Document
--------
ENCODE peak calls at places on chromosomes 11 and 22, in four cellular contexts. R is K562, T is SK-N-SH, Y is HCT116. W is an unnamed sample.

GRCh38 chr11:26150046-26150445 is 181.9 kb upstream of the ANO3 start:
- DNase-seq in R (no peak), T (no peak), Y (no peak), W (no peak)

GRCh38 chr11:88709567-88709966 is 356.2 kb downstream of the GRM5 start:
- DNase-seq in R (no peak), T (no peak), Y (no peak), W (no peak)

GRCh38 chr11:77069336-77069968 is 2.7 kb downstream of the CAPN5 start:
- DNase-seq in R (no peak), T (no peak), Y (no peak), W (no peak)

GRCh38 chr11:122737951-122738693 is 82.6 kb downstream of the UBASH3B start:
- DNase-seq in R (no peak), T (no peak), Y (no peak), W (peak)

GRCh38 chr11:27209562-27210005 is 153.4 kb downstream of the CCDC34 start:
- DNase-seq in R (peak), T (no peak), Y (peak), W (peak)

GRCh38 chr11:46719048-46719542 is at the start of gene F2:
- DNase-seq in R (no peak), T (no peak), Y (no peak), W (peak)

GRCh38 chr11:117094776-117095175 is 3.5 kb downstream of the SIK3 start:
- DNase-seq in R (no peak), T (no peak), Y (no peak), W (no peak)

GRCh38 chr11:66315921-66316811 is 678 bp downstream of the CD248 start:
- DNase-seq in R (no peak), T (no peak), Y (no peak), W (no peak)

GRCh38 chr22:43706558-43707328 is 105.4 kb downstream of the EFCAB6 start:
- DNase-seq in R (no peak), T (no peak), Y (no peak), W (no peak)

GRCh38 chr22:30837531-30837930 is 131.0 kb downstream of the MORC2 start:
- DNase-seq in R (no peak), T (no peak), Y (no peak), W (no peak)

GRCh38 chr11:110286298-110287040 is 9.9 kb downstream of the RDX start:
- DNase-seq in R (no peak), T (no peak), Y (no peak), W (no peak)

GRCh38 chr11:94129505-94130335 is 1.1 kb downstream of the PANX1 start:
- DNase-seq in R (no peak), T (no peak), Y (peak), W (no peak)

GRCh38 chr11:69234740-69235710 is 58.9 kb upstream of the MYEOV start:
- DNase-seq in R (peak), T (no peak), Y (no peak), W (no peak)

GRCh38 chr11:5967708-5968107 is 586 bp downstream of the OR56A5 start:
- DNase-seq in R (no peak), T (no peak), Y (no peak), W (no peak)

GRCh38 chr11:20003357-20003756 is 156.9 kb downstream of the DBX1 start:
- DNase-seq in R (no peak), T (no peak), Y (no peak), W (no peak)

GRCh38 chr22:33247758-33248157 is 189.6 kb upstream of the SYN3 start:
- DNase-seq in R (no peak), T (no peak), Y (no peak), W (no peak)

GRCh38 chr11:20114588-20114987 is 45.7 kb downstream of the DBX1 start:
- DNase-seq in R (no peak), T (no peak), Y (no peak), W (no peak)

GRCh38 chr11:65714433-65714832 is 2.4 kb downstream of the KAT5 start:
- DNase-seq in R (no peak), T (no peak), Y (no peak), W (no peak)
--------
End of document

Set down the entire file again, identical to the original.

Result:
ENCODE peak calls at places on chromosomes 11 and 22, in four cellular contexts. R is K562, T is SK-N-SH, Y is HCT116. W is an unnamed sample.

GRCh38 chr11:26150046-26150445 is 181.9 kb upstream of the ANO3 start:
- DNase-seq in R (no peak), T (no peak), Y (no peak), W (no peak)

GRCh38 chr11:88709567-88709966 is 356.2 kb downstream of the GRM5 start:
- DNase-seq in R (no peak), T (no peak), Y (no peak), W (no peak)

GRCh38 chr11:77069336-77069968 is 2.7 kb downstream of the CAPN5 start:
- DNase-seq in R (no peak), T (no peak), Y (no peak), W (no peak)

GRCh38 chr11:122737951-122738693 is 82.6 kb downstream of the UBASH3B start:
- DNase-seq in R (no peak), T (no peak), Y (no peak), W (peak)

GRCh38 chr11:27209562-27210005 is 153.4 kb downstream of the CCDC34 start:
- DNase-seq in R (peak), T (no peak), Y (peak), W (peak)

GRCh38 chr11:46719048-46719542 is at the start of gene F2:
- DNase-seq in R (no peak), T (no peak), Y (no peak), W (peak)

GRCh38 chr11:117094776-117095175 is 3.5 kb downstream of the SIK3 start:
- DNase-seq in R (no peak), T (no peak), Y (no peak), W (no peak)

GRCh38 chr11:66315921-66316811 is 678 bp downstream of the CD248 start:
- DNase-seq in R (no peak), T (no peak), Y (no peak), W (no peak)

GRCh38 chr22:43706558-43707328 is 105.4 kb downstream of the EFCAB6 start:
- DNase-seq in R (no peak), T (no peak), Y (no peak), W (no peak)

GRCh38 chr22:30837531-30837930 is 131.0 kb downstream of the MORC2 start:
- DNase-seq in R (no peak), T (no peak), Y (no peak), W (no peak)

GRCh38 chr11:110286298-110287040 is 9.9 kb downstream of the RDX start:
- DNase-seq in R (no peak), T (no peak), Y (no peak), W (no peak)

GRCh38 chr11:94129505-94130335 is 1.1 kb downstream of the PANX1 start:
- DNase-seq in R (no peak), T (no peak), Y (peak), W (no peak)

GRCh38 chr11:69234740-69235710 is 58.9 kb upstream of the MYEOV start:
- DNase-seq in R (peak), T (no peak), Y (no peak), W (no peak)

GRCh38 chr11:5967708-5968107 is 586 bp downstream of the OR56A5 start:
- DNase-seq in R (no peak), T (no peak), Y (no peak), W (no peak)

GRCh38 chr11:20003357-20003756 is 156.9 kb downstream of the DBX1 start:
- DNase-seq in R (no peak), T (no peak), Y (no peak), W (no peak)

GRCh38 chr22:33247758-33248157 is 189.6 kb upstream of the SYN3 start:
- DNase-seq in R (no peak), T (no peak), Y (no peak), W (no peak)

GRCh38 chr11:20114588-20114987 is 45.7 kb downstream of the DBX1 start:
- DNase-seq in R (no peak), T (no peak), Y (no peak), W (no peak)

GRCh38 chr11:65714433-65714832 is 2.4 kb downstream of the KAT5 start:
- DNase-seq in R (no peak), T (no peak), Y (no peak), W (no peak)